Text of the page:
# Prince Rupert's cube

A unit cube with a hole cut through it, large enough to allow Prince Rupert's cube to pass

In geometry, Prince Rupert's cube (named after Prince Rupert of the Rhine) is the largest cube that can pass through a hole cut through a unit cube, i.e. through a cube whose sides have length 1, without splitting the cube into two pieces. Its side length is approximately 6% larger than that of the unit cube through which it passes. The problem of finding the largest square that lies entirely within a unit cube is closely related, and has the same solution.[1][2][3]

The original proposition posed by Prince Rupert of the Rhine was that a cube could be passed through a hole made in another cube of the same size without splitting the cube into two pieces.[4]

## Solution

A trimetric projection of a cube with unit side length with selected dimensions labelled – the green dash-dot line shows a unit square (cross-section of a unit cube) in the hole (blue dashed line)

If two points are placed on two adjacent edges of a unit cube, each at a distance of 3/4 from the point where the two edges meet, then the distance between the two points will be

${\displaystyle {\frac {3{\sqrt {2}}}{4}}\approx 1.0606601.}$

These two points, together with a second set of two points placed symmetrically on the opposite face of the cube, form the four vertices of a square that lies entirely within the unit cube. This square, extruded in both directions perpendicularly to itself, forms the hole through which a cube larger than the original one (up to side length ${\displaystyle {\tfrac {3{\sqrt {2}}}{4}}}$) may pass.[3]

The parts of the unit cube that remain, after emptying this hole, form two triangular prisms and two irregular tetrahedra, connected by thin bridges at the four vertices of the square. Each prism has as its six vertices two adjacent vertices of the cube, and four points along the edges of the cube at distance 1/4 from these cube vertices. Each tetrahedron has as its four vertices one vertex of the cube, two points at distance 3/4 from it on two of the adjacent edges, and one point at distance 3/16 from the cube vertex along the third adjacent edge.[5]

A unit cube with a hole cut through it (3D model)

## History

Prince Rupert's cube is named after Prince Rupert of the Rhine. According to a story recounted in 1693 by English mathematician John Wallis, Prince Rupert wagered that a hole could be cut through a cube, large enough to let another cube of the same size pass through it. Wallis showed that in fact such a hole was possible (with some errors that were not corrected until much later), and Prince Rupert won his wager.[1][2]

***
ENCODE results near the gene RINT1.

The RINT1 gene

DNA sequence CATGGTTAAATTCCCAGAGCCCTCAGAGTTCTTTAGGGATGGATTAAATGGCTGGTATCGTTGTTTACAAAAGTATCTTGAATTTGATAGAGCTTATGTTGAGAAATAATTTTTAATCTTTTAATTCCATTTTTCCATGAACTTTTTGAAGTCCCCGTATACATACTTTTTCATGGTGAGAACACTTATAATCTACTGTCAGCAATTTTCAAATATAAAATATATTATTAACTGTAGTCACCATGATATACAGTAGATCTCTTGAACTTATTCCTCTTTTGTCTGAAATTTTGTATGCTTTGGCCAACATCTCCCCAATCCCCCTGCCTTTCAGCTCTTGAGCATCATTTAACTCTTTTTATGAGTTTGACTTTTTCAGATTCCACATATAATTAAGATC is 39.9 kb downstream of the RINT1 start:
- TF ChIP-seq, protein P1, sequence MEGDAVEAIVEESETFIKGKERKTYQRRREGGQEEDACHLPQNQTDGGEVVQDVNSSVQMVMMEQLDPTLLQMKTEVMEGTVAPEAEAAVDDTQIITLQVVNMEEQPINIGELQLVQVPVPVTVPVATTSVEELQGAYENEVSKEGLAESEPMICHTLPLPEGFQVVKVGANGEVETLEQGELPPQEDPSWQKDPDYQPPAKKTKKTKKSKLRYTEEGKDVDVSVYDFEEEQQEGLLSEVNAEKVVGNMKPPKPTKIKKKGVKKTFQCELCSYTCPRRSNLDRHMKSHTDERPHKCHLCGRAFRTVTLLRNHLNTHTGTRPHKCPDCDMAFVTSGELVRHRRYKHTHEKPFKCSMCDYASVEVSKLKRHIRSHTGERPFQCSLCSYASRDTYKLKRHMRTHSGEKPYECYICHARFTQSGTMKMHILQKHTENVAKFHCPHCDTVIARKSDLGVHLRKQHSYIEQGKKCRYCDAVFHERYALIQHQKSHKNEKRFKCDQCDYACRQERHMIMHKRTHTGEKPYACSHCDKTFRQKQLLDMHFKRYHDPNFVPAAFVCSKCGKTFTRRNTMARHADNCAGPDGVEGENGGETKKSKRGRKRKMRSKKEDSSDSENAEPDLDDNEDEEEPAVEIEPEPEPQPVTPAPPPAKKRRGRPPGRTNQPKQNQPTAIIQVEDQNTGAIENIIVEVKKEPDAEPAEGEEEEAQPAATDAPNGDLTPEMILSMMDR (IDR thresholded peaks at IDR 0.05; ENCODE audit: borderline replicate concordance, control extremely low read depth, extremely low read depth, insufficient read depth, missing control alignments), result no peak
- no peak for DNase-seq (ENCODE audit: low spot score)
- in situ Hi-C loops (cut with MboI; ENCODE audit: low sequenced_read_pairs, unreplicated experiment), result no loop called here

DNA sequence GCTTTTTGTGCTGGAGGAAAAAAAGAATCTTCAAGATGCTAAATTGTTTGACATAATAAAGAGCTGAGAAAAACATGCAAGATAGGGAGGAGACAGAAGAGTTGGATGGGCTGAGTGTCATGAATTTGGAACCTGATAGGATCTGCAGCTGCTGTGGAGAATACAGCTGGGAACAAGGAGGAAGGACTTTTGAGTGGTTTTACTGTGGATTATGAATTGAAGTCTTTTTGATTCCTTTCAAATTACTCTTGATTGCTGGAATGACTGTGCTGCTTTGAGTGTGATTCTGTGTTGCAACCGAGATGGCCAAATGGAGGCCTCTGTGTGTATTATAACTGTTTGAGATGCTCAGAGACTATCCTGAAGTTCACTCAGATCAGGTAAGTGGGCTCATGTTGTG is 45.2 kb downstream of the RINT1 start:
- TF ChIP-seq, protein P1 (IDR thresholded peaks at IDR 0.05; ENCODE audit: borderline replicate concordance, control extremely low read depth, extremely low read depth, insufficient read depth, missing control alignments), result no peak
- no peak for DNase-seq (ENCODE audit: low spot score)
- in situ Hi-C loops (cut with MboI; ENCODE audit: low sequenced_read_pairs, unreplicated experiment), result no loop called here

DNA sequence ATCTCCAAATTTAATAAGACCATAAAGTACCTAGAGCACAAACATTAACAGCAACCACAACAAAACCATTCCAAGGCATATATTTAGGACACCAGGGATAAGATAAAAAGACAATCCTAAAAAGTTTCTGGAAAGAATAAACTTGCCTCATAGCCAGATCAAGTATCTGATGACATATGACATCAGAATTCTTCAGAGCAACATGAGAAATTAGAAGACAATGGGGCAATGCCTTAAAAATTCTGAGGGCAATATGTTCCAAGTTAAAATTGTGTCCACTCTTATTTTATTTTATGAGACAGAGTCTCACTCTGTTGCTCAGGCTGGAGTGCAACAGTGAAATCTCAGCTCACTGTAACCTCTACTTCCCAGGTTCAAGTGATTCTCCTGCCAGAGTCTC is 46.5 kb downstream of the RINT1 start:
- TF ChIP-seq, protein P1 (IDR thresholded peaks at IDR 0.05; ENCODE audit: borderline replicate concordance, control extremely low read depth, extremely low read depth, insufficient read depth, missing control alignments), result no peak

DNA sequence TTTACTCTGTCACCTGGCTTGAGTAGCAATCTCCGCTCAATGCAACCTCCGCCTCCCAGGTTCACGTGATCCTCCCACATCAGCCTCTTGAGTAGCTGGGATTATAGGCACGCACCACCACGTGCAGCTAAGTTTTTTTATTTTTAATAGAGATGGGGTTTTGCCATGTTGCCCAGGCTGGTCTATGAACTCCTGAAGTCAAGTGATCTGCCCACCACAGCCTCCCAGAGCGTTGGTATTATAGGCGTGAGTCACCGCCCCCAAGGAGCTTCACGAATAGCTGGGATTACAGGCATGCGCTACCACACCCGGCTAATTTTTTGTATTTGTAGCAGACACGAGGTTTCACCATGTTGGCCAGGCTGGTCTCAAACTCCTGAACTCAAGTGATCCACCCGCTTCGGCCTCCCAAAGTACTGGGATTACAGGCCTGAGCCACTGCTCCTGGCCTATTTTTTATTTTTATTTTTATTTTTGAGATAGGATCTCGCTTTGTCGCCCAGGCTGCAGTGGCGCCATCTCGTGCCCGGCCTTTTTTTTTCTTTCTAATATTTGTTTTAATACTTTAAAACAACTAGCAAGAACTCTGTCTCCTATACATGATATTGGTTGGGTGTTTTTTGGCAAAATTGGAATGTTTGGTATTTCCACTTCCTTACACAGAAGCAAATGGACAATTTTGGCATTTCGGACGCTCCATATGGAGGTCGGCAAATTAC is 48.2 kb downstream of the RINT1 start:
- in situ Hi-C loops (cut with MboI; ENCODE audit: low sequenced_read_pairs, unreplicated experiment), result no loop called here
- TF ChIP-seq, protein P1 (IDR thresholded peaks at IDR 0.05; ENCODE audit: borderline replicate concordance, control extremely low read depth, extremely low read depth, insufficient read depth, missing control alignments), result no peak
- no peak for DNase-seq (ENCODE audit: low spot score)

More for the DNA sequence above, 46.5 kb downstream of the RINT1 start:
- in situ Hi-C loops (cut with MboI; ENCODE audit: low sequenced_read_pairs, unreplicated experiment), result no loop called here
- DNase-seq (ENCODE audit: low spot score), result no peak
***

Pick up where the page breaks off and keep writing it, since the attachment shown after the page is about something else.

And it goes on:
Wallis assumed that the hole would be parallel to a space diagonal of the cube. The projection of the cube onto a plane perpendicular to this diagonal is a regular hexagon, and the best hole parallel to the diagonal can be found by drawing the largest possible square that can be inscribed into this hexagon. Calculating the size of this square shows that a cube with side length

${\displaystyle {\sqrt {6}}-{\sqrt {2}}\approx 1.03527}$,

slightly larger than one, is capable of passing through the hole.[1]

Approximately 100 years later, Dutch mathematician Pieter Nieuwland found that a better solution (in fact, the optimal solution) may be achieved by using a hole with a different angle than the space diagonal. Nieuwland died in 1794 (a year after taking a position as a professor at the University of Leiden) but his solution was published posthumously in 1816 by Nieuwland's mentor, Jean Henri van Swinden.[1][2]

Since then, the problem has been repeated in many books on recreational mathematics, in some cases with Wallis' suboptimal solution instead of the optimal solution.[3][5][6][7][8][9][10][11][4]

## Models

3D-printed Prince Rupert's Cube with 1:1 ratio of inner cube to outer cube.

The construction of a physical model of Prince Rupert's cube is made challenging by the accuracy with which such a model needs to be measured, and the thinness of the connections between the remaining parts of the unit cube after the hole is cut through it. For the maximally sized-inner cube with length 1.06... relative to the length 1 outer cube, constructing a model has been called "mathematically possible but practically impossible".[12]

For the example using two cubes of the same size, as originally proposed by Prince Rupert, model construction is possible. In a 1950 survey of the problem, D. J. E. Schrek published photographs of a model of a cube passing through a hole in another cube.[13] Martin Raynsford has designed a template for constructing paper models of a cube with another cube passing through it; however, in order to account for the tolerances of paper construction and not tear the paper at the narrow joints between parts of the punctured cube, the hole in Raynsford's model only lets cubes through that are slightly smaller than the outer cube.[14]